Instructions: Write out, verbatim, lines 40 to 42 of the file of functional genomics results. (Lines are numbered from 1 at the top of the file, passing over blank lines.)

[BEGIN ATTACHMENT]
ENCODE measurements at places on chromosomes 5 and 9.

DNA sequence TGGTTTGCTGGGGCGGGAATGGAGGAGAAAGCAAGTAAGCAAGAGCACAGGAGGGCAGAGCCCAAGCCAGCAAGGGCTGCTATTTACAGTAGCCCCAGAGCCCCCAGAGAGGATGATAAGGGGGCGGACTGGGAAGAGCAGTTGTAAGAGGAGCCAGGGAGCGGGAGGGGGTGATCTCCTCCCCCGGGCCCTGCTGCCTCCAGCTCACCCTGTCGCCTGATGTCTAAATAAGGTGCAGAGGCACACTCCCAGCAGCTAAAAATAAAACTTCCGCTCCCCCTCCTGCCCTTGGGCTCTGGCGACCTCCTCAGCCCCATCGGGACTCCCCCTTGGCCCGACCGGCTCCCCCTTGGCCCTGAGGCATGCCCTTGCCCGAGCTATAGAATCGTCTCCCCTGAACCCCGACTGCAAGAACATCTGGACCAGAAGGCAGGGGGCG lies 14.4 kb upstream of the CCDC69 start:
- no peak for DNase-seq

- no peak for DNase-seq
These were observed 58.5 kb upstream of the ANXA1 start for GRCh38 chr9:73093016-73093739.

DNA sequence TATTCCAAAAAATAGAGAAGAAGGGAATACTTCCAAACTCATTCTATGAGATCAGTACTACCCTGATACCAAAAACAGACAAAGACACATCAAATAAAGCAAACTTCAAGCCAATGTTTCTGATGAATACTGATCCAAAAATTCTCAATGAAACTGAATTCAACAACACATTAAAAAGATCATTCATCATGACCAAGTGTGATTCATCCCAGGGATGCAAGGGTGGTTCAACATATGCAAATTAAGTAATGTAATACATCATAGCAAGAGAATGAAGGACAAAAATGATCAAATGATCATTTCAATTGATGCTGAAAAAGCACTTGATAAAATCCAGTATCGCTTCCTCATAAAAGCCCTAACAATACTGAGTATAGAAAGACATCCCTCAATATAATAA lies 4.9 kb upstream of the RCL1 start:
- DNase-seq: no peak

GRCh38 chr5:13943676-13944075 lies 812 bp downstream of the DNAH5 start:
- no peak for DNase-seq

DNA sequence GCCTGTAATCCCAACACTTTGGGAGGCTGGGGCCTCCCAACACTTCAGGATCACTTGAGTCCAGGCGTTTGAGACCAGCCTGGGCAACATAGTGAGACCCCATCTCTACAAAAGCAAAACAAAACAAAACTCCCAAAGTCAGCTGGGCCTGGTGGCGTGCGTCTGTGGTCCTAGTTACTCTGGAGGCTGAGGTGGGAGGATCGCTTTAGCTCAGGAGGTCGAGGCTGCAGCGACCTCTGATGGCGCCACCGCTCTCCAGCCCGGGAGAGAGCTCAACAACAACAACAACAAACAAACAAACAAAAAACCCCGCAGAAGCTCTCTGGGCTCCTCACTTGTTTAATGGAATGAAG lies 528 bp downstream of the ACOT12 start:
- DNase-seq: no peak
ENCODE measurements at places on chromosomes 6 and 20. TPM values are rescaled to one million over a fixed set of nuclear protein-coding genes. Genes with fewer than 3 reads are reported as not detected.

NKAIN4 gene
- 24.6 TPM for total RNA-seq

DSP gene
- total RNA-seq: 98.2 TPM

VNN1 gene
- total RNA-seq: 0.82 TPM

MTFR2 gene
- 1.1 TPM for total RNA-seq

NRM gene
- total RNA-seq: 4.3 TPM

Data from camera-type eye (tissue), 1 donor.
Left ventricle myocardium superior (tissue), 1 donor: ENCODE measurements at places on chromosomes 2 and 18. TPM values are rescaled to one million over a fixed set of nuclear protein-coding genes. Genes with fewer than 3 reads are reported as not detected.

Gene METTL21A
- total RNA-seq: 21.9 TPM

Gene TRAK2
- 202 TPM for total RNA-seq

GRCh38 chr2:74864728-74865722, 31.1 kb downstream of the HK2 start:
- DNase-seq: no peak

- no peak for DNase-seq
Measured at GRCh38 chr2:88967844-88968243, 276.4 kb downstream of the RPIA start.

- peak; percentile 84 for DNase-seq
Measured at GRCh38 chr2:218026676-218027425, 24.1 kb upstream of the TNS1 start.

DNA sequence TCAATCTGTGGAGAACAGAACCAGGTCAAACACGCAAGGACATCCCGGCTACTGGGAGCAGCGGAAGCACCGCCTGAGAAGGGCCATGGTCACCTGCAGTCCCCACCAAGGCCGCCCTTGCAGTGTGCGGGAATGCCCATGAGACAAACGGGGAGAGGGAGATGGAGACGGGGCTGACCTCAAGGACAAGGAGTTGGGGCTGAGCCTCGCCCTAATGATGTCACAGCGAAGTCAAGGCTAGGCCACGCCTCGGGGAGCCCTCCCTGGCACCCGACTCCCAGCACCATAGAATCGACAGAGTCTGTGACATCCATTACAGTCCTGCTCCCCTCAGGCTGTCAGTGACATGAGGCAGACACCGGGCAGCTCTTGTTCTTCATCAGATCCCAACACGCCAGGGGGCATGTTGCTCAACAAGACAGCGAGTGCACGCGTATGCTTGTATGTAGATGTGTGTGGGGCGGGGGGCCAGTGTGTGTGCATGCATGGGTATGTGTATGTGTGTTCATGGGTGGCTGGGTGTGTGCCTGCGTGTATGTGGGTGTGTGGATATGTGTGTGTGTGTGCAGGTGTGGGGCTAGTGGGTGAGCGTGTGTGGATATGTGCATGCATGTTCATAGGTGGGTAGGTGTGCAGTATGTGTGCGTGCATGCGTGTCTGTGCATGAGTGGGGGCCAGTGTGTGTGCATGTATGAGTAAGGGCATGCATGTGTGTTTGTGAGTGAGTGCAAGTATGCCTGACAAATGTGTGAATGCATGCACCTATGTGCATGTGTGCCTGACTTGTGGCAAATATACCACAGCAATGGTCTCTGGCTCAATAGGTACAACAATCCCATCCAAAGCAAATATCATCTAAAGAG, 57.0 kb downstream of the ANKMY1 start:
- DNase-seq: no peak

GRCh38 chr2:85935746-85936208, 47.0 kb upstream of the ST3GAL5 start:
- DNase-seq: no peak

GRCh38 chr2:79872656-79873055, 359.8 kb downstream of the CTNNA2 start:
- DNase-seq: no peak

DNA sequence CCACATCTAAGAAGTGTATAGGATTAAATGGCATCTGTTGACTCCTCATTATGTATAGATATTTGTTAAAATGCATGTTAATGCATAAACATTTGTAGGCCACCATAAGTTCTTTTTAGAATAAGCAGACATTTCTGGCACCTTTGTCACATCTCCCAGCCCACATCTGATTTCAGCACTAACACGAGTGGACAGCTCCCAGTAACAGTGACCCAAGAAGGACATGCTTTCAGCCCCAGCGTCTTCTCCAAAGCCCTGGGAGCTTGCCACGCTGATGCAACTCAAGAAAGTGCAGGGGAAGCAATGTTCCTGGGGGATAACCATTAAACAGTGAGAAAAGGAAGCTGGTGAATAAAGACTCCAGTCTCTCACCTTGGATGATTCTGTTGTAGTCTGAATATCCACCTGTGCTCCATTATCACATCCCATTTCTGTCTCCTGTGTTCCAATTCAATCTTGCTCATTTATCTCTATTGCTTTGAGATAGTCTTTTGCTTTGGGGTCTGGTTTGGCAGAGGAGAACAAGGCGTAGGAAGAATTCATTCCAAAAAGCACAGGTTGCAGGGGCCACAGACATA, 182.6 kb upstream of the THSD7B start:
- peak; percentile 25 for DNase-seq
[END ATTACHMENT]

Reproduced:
- DNase-seq: no peak

DNA sequence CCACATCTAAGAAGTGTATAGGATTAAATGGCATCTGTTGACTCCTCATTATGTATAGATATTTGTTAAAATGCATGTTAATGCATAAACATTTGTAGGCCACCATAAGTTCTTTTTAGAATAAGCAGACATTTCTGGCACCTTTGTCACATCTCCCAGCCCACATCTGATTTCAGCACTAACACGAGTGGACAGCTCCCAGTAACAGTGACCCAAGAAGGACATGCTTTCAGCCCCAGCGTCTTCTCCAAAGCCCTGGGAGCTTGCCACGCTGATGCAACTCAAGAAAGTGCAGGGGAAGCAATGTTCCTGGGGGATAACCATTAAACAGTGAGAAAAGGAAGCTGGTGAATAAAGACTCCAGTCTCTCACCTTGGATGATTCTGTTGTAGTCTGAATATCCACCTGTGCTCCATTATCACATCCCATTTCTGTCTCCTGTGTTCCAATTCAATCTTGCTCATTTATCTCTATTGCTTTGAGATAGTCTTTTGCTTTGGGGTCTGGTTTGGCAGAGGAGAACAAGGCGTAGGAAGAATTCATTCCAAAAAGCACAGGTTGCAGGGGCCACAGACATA, 182.6 kb upstream of the THSD7B start:
- peak; percentile 25 for DNase-seq